Blocking the immune checkpoint molecule CTL antigen-4 (CTLA-4) with ipilimumab has proven to induce long-lasting clinical responses in patients with metastatic melanoma. To study the early response that takes place after CTLA-4 blockade, peripheral blood immune monitoring was conducted in five patients undergoing ipilimumab treatment at baseline, three and nine weeks after administration of the first dose. Along with T-cell population analysis, this work was primarily focused on an in-depth study of the myeloid-derived suppressor cell (MDSC) populations. Ipilimumab treatment resulted in lower frequencies of regulatory T cells along with reduced expression levels of PD-1 at the nine-week time point. Three weeks after the initial ipilimumab dose, the frequency of granulocytic MDSCs was significantly reduced and was followed by a reduction in the frequency of arginase1-producing CD3− cells, indicating an indirect in trans effect that should be taken into account for future evaluations of ipilimumab mechanisms of action. Cancer Immunol Res; 1(3); 1–5. ©2013 AACR.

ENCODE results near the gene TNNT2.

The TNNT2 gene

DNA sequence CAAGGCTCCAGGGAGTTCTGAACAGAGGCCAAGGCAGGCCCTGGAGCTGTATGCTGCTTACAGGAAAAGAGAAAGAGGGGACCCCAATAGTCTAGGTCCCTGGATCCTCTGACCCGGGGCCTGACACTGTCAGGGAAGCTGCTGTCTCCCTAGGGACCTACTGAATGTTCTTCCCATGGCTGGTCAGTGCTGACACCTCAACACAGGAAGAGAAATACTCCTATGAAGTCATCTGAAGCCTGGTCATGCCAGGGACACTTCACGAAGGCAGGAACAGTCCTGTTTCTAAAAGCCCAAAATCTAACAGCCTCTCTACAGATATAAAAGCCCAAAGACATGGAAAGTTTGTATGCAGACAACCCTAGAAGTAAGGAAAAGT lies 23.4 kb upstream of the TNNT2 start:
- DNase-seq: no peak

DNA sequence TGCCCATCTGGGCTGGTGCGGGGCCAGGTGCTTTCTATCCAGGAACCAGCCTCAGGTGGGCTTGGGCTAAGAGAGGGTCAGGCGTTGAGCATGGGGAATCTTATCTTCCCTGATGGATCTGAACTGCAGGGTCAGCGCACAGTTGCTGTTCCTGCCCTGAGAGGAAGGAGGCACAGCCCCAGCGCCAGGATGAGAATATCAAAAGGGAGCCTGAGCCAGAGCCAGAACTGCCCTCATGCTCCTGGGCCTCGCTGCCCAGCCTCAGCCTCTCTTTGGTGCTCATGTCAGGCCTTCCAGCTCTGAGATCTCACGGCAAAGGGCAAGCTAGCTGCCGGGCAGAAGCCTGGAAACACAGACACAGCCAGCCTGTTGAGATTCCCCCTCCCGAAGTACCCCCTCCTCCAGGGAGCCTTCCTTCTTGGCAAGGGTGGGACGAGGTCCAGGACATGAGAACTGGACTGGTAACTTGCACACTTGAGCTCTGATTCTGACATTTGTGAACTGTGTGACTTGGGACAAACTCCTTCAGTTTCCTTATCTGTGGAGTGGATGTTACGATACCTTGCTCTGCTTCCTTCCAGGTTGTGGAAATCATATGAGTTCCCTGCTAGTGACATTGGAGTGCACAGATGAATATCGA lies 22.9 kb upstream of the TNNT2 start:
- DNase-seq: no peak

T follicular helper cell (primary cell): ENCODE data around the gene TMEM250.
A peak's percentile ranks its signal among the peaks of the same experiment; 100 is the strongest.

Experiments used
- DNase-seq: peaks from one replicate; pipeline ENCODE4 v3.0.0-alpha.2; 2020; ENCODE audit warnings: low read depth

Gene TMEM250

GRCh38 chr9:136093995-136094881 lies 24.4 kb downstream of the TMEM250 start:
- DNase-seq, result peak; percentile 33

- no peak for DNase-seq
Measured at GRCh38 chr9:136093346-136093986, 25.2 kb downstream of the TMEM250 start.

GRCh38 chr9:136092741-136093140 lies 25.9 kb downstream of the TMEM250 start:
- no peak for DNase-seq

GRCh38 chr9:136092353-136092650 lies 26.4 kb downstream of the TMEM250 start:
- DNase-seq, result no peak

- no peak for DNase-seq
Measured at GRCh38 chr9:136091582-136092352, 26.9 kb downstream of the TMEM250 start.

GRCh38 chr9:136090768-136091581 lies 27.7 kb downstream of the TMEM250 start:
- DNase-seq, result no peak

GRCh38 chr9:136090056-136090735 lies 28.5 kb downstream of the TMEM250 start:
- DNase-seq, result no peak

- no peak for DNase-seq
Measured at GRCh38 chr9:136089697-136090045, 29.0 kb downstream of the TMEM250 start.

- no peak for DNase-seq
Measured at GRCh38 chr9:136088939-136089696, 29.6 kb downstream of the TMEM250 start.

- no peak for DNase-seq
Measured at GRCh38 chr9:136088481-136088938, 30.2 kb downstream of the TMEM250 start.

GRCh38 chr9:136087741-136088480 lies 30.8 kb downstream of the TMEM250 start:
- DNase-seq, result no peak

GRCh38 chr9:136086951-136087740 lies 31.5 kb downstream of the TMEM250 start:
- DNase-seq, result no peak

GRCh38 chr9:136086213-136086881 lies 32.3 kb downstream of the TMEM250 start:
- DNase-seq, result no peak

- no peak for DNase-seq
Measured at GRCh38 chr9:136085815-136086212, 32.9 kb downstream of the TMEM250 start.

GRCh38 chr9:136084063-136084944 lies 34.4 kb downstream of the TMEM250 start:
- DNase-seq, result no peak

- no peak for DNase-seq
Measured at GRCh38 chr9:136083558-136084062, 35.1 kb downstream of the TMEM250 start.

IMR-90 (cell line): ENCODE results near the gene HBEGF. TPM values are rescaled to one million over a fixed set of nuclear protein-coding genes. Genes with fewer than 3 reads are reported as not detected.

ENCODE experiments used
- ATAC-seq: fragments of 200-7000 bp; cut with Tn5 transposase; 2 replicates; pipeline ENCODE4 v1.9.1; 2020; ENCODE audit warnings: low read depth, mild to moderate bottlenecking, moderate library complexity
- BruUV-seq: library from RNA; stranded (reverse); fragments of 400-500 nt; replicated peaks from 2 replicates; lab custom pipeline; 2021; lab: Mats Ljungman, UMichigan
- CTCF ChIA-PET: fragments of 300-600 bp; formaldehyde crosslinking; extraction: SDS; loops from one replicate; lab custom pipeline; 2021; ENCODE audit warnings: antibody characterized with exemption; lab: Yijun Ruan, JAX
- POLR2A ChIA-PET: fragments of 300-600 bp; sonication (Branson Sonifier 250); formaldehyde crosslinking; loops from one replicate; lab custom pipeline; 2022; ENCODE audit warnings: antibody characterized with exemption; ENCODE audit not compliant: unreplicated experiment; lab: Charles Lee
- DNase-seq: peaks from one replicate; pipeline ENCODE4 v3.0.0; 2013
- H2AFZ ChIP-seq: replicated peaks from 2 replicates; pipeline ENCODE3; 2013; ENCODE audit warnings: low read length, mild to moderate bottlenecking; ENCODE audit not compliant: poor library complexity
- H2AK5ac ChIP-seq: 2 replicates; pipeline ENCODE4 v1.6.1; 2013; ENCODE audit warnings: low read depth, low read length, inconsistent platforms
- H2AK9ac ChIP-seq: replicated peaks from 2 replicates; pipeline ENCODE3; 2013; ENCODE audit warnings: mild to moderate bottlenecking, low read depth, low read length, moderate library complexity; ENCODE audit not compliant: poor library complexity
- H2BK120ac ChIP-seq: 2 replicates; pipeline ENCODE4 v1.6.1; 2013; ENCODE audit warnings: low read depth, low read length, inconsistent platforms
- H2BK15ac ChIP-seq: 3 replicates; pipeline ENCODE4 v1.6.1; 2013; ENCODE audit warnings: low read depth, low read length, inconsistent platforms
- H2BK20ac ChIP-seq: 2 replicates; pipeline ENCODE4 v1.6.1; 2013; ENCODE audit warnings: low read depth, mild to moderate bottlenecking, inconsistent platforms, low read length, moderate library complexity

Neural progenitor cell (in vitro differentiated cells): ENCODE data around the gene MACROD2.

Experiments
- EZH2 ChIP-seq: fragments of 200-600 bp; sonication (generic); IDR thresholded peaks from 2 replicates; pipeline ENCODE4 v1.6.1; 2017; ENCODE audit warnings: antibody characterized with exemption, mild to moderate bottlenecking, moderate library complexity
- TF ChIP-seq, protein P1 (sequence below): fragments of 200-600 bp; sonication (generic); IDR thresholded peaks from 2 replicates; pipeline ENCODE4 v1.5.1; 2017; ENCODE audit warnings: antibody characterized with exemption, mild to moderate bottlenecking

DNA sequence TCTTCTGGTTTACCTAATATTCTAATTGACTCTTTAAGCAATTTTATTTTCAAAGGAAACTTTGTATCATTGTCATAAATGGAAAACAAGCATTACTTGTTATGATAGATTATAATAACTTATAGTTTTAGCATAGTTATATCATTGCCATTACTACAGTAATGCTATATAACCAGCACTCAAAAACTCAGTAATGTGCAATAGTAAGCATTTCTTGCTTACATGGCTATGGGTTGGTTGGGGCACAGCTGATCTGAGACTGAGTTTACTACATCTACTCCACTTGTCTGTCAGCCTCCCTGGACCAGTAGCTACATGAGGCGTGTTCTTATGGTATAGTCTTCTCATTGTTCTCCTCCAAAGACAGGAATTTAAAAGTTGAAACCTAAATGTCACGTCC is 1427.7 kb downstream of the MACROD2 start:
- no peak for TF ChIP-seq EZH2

Note:Supplementary data for this article are available at Cancer Immunology Research Online (http://cancerimmunolres.aacrjournals.org/).
- Received February 21, 2013.
- Revision received May 28, 2013.
- Accepted June 28, 2013.
- ©2013 American Association for Cancer Research.